A taste of summer (even when it rains)

Cliodhna Prendergast brews up a batch of meadowsweet cordial and jelly

17_MeadowsweetRain jackets, tennis rackets, horse shoes, wetsuits, chicken pox and tonsillitis are some of the things that have featured heavily this summer in Connemara.

But also blackcurrants, meadowsweet and dinners with friends; chilly barbecues, honeysuckle and gooseberries, piglets and muck. Laughter and rain showers, visitors and wellington boots.

It has not been the best summer for sunny beach days, but we have managed to enjoy ourselves nonetheless.

I went to a friend’s house recently for dinner, and it was the nicest dinner I’d had for an age. For desert we had an elderflower and grape jelly with ginger ice cream, and it was deliciously refreshing.

The scent of elderflower provided our experience of summer, offsetting the clouds and the drizzle of rain on the windows outside that has been all too familiar of late.

My friend kindly sent me the recipe for the jelly, a scan of an ancient magazine cutting, the recipe itself originally from Wild Sugar Deserts by Skye Craig and Lyndel Miller.

So I set to work making some honeysuckle cordial instead of elderflower, and adding gooseberries instead of grapes. We have passed elderflower season and gooseberries have just ripened in the garden.

I fiddled around with the measurements and added some prosecco and sparkling water (not that I’m convinced the sparkling water makes it sparkly when set).

So what I think you need to do is make a mixture of jelly liquid and measure roughly the measurements below of cordial, prosecco, lemon zest and water until you like the taste, remembering that cooling it will lessen the flavour so it should be a tiny bit too sweet and full of flavour.

Cordials often vary in strength, in bouquet and sugar content – it is for this reason I think you should make the mixture to taste.

Then measure the liquid you have and use the amount of gelatine specified on the packet to set the amount of liquid: this way you can use leaf or powdered gelatine (this recipe uses powdered gelatine). After doing several jellies, the meadowsweet was the best, but the honeysuckle came a very close second.

First to the cordial and then to the jelly.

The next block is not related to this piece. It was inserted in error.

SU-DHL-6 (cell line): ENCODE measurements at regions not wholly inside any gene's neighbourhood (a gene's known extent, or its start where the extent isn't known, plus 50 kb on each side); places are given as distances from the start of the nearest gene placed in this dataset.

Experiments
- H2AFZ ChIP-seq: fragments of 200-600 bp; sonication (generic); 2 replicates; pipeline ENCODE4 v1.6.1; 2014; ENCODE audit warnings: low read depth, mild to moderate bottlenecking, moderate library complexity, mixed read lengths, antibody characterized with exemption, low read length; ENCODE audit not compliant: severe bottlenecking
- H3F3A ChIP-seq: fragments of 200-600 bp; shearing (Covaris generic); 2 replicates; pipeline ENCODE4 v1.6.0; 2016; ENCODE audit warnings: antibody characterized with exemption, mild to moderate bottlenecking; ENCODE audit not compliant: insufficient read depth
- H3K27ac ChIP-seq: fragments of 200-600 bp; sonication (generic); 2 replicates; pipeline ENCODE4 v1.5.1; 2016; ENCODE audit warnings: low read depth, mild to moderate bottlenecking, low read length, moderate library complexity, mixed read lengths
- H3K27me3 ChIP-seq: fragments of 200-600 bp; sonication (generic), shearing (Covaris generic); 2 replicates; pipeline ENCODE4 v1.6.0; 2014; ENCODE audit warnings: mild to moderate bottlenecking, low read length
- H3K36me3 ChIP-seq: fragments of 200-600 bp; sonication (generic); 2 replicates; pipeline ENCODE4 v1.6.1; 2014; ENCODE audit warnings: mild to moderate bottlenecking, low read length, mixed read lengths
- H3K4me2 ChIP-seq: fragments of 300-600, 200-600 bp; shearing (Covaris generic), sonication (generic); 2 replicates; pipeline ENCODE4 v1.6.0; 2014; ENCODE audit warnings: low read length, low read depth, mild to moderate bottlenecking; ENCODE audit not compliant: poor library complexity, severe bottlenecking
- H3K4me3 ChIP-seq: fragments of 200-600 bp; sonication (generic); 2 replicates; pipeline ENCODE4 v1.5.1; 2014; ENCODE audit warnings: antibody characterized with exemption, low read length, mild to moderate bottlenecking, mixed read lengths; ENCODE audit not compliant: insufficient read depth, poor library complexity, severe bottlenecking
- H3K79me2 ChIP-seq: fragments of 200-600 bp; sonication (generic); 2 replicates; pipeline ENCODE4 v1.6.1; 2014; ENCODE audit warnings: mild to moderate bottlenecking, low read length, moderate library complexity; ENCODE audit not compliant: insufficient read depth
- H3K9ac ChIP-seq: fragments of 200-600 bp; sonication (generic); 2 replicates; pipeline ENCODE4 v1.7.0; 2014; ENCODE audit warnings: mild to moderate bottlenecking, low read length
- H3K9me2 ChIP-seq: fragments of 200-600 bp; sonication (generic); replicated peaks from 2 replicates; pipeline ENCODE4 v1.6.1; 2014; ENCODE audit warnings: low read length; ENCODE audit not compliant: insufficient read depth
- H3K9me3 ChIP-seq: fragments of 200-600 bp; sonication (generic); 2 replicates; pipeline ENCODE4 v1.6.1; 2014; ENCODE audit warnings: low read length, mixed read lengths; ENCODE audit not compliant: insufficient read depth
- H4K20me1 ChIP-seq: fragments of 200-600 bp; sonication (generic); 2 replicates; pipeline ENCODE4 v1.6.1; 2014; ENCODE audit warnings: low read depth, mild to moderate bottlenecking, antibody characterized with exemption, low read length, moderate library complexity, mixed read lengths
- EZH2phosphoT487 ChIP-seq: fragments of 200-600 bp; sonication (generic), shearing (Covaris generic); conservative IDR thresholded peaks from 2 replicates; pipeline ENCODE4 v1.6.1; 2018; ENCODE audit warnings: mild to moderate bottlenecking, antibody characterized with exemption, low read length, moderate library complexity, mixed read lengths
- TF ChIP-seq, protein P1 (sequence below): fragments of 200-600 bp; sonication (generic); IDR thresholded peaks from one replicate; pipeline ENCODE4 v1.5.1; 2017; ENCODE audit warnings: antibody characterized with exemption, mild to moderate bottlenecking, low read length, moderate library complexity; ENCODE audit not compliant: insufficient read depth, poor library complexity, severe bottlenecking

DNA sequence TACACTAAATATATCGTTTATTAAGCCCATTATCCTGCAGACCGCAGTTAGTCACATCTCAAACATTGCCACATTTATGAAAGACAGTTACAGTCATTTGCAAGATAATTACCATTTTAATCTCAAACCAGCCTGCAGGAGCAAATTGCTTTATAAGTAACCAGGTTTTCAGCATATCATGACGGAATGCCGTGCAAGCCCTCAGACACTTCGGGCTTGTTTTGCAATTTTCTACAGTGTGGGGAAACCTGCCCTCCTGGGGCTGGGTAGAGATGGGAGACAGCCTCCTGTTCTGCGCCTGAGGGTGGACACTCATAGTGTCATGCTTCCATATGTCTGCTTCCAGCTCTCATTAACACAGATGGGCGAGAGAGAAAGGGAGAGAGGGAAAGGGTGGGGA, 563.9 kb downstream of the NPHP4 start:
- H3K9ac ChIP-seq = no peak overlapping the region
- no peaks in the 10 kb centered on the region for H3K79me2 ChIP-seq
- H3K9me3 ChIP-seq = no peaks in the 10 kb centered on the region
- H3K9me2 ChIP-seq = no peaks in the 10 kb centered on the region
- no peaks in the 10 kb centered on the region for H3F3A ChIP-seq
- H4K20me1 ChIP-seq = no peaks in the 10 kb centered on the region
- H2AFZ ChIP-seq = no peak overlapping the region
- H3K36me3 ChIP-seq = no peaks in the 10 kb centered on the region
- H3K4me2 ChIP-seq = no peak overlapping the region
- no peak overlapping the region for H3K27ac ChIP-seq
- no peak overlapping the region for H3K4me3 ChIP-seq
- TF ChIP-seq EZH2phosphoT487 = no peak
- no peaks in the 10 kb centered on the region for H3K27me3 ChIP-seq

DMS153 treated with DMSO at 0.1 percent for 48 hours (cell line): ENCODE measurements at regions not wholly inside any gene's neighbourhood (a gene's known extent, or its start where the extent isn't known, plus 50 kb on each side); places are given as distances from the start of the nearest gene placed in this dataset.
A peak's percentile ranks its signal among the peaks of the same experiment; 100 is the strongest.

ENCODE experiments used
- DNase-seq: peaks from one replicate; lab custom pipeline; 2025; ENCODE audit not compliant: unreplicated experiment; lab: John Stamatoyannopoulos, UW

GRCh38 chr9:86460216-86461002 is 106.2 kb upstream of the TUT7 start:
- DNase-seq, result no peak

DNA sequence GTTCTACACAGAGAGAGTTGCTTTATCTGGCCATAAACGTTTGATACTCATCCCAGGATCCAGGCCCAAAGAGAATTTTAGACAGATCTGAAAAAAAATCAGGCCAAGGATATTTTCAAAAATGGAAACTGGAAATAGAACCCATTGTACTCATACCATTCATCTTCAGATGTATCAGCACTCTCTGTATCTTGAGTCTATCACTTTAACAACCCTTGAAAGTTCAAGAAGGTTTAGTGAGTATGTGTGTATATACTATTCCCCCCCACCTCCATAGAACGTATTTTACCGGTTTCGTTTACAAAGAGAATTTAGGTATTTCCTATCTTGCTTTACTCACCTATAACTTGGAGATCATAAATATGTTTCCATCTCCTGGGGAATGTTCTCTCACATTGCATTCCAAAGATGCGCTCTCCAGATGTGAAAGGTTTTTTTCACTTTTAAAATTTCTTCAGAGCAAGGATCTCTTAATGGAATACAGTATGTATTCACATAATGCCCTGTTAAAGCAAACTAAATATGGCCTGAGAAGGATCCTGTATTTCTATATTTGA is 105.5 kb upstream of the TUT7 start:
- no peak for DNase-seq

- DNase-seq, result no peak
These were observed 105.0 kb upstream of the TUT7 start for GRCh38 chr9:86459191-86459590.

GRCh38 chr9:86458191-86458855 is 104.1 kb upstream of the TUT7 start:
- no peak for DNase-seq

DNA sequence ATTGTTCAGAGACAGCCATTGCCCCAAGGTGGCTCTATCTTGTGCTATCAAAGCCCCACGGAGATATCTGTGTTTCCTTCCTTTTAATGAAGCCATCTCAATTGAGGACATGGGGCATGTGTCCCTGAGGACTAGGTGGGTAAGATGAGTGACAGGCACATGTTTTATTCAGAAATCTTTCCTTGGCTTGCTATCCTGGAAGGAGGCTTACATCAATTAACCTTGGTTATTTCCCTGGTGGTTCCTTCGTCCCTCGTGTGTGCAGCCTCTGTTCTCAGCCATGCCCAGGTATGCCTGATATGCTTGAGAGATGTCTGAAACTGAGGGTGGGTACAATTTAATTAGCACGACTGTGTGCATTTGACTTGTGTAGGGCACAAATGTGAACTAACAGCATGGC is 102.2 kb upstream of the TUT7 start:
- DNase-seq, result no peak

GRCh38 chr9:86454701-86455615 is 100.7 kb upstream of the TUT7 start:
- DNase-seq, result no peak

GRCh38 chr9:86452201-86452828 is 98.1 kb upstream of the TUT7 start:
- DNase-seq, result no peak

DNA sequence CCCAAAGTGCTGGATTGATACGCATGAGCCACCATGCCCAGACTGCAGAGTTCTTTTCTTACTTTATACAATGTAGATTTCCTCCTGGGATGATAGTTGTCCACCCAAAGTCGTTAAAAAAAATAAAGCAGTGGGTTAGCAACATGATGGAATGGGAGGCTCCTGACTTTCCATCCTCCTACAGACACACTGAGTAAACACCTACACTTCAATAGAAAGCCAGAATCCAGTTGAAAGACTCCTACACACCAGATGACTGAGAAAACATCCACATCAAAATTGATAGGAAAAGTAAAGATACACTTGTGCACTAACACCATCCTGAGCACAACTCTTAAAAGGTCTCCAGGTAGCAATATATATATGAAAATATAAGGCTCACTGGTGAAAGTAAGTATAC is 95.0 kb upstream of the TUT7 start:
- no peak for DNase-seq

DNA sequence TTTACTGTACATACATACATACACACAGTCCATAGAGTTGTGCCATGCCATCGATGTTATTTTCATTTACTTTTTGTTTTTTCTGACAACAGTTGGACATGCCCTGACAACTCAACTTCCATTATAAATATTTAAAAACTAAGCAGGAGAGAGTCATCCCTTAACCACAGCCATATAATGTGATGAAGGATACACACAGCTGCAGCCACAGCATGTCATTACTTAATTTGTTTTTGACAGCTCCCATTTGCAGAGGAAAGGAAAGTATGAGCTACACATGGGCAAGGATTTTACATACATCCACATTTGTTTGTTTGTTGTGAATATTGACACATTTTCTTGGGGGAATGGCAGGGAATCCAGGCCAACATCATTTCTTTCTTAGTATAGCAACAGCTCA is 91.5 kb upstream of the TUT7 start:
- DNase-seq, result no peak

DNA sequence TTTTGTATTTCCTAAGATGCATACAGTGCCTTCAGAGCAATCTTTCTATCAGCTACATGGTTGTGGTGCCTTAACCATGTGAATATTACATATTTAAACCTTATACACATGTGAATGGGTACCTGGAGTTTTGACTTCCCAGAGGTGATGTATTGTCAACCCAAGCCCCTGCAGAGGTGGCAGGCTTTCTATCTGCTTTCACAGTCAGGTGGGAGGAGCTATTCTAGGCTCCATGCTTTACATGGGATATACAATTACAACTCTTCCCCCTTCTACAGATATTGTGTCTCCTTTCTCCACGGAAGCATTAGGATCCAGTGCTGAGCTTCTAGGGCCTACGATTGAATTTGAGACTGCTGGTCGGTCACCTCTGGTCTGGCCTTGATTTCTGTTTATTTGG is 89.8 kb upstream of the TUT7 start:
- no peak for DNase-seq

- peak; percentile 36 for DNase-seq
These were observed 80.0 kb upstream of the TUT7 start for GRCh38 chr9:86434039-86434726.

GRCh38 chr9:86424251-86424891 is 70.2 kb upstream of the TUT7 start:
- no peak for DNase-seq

Meadowsweet Cordial (same method for honeysuckle cordial)
Zest of a lemon to taste
Liquid to sugar 1:1 ratio – 16oz of sugar to 16floz of water
½ tsp citric acid (optional, helps the cordial stay fresh for longer)

Gather lots of meadowsweet flower heads and soak them in boiling water and a few slices of lemon. Allow to soak for 24 hours, then drain through muslin, saving the water/juice that comes out and discarding the flowers in the muslin once strained.

Measure equal amounts of sugar to liquid.

Bring to the boil, stirring until the sugar is dissolved, add the lemon zest and the citric acid if you decide to use it, bring to the boil and simmer for about 4 minutes.

Pour into sterilised bottles with good caps

17_Meadowsweet-jelly-4-0077Meadowsweet Jelly (Serves 8-10)
1ltr of liquid made up from approximately:
350ml meadowsweet cordial
350ml prosecco
350ml sparkling water
12 gooseberries
½ lemon lightly zested
A few little meadowsweet flower buds (use sparingly)
2 sachets / 24g of powdered gelatine

The buds of the meadowsweet are very strong to eat on their own, but still a few of them in the jelly gives a surprising hint of summer hedgerows.

Add the cordial, prosecco, water and lemon zest into a big jug or bowl, taste and adjust to your liking.

Get the jelly mould or glass bowl ready by oiling inside liberally with sunflower oil.

Now sprinkle a few meadowsweet buds at the base of the jelly mould.

Top and tail the gooseberries and cut in half, add to the bottom of the jelly mould, round side down (they will float to the top).

Measure out the gelatine according to the instructions on the packet, or as above. Empty into a heat proof dish. Add a small amount of the cordial mixture and heat gently, with the heat-proof dish standing in a pot of simmering water or at a low setting in the microwave until the gelatine mixture is warm and clear.

Then add a little more of the cordial mixture into the warm gelatine and mix.

Pour the gelatine mixture into the large cordial, prosecco, water mixture. Mix and pour into the jelly mould or a glass bowl.

Allow to set in the fridge for 12- 24 hours.

When set, run very briefly under warm water to loosen it and then remove from the mould to a plate.

Decorate with a few meadowsweet flowers. Ginger ice cream is a fantastic addition.